In March 2002, Island County WSU Master Gardeners began the groundwork for an educational garden at Greenbank Farm. Farm management identified several areas for our garden projects. We developed a five-year plan for creating six garden areas, guided by our mission and the need to ensure the gardens would be consistent with the Greenbank Farm context. Since then, two more garden areas have been added. Over time, the gardens continue to evolve, as we update and display a variety of plants for Whidbey Island gardening.
Our mission is to educate the public on best home gardening practices and to encourage their application.
Our educational program includes
- demonstrating environmentally responsible gardening
- providing ideas for planning and maintaining gardens
- experimenting with new plants and techniques
- conducting workshops
- serving as a resource for all gardeners, from beginning to experienced.
Our purpose is to
- enhance our community’s quality of life
- communicate the joys and rewards of gardening.
Initial projects were construction-oriented, including building an arbor next to Pie Café and transforming a derelict shed into the Stansberry Cottage. Now we focus on designing, planting, maintaining, and expanding the gardens. The latest project is installation and operation of a greenhouse near the Toto Drainfield Garden.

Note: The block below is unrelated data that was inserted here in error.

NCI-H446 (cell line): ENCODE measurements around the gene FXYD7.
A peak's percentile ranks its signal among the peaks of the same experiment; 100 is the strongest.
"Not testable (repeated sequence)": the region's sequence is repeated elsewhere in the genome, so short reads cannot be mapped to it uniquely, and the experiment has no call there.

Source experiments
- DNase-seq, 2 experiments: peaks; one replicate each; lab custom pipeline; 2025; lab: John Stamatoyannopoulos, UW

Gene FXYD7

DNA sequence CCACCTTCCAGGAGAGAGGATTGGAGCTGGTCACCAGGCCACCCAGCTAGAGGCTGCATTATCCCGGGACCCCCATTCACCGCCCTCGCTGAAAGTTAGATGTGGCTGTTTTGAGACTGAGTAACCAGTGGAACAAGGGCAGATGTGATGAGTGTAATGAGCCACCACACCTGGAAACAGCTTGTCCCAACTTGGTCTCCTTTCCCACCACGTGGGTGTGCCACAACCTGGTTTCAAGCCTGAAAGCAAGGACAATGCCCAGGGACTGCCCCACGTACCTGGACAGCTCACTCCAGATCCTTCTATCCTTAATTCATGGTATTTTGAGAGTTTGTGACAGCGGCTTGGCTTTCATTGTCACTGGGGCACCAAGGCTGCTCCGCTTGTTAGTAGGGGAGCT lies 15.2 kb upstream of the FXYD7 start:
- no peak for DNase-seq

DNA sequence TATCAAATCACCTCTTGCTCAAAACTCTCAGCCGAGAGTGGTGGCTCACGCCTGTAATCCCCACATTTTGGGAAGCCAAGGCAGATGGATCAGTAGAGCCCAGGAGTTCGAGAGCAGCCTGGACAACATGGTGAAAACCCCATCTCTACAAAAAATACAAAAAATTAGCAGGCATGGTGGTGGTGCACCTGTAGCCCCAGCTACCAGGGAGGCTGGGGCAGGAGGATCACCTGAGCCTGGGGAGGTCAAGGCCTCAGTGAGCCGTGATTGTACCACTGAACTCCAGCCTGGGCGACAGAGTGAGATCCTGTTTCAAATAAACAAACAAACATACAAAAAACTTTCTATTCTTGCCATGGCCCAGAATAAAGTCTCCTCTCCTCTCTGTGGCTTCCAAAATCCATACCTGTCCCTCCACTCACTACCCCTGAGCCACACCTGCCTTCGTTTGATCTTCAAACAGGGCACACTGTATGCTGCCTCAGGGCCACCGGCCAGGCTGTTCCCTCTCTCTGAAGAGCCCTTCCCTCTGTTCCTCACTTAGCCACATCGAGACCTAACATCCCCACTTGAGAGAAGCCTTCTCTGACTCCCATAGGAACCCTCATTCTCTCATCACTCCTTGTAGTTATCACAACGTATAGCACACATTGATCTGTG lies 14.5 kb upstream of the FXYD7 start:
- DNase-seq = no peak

Master Gardener volunteers form the work force. A work crew gathers at the garden each Wednesday, from 9 am to noon, even in the winter months. Funding comes from the Island County Master Gardener Foundation’s annual Whidbey Gardening Workshop and plant sale, as well as grants from community organizations. A formal agreement between the Port of Coupeville and Washington State University governs overall operation and responsibilities at the Greenbank Educational Gardens.
The map shows the layout of the current gardens.
A. Pergola (Pie Shop) Garden
B. Cottage Garden
C. Pond Garden
D. Rose Garden
E. Shade Garden
F. Native Garden